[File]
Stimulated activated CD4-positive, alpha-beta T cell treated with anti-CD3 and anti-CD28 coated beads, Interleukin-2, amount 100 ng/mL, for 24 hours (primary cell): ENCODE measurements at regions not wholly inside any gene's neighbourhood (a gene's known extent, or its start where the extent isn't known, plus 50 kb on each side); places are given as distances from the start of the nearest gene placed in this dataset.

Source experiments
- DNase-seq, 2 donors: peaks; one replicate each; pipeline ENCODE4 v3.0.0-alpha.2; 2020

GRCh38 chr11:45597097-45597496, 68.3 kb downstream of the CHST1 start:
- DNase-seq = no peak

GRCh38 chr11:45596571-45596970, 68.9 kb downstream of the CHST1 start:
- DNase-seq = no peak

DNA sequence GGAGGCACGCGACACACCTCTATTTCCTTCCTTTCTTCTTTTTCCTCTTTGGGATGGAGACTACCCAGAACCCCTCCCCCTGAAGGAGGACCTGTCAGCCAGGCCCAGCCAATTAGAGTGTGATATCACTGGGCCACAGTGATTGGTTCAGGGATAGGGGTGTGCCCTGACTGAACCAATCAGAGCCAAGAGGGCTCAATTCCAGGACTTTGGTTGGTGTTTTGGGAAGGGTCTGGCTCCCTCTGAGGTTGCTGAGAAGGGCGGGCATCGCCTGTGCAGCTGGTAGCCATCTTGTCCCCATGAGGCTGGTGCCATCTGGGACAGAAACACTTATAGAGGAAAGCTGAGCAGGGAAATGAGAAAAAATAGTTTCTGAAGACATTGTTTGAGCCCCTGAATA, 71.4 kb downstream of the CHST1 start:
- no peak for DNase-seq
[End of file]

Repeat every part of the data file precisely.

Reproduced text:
Stimulated activated CD4-positive, alpha-beta T cell treated with anti-CD3 and anti-CD28 coated beads, Interleukin-2, amount 100 ng/mL, for 24 hours (primary cell): ENCODE measurements at regions not wholly inside any gene's neighbourhood (a gene's known extent, or its start where the extent isn't known, plus 50 kb on each side); places are given as distances from the start of the nearest gene placed in this dataset.

Source experiments
- DNase-seq, 2 donors: peaks; one replicate each; pipeline ENCODE4 v3.0.0-alpha.2; 2020

GRCh38 chr11:45597097-45597496, 68.3 kb downstream of the CHST1 start:
- DNase-seq = no peak

GRCh38 chr11:45596571-45596970, 68.9 kb downstream of the CHST1 start:
- DNase-seq = no peak

DNA sequence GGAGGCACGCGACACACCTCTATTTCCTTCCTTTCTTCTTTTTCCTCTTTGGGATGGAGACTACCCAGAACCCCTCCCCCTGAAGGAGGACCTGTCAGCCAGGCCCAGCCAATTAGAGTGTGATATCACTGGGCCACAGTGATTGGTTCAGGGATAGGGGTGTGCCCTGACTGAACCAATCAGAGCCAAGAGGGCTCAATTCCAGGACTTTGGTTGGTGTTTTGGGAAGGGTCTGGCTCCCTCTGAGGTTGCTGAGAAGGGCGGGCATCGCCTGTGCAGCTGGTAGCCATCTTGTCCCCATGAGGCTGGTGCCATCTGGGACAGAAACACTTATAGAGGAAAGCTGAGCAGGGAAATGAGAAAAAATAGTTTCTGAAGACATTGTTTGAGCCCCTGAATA, 71.4 kb downstream of the CHST1 start:
- no peak for DNase-seq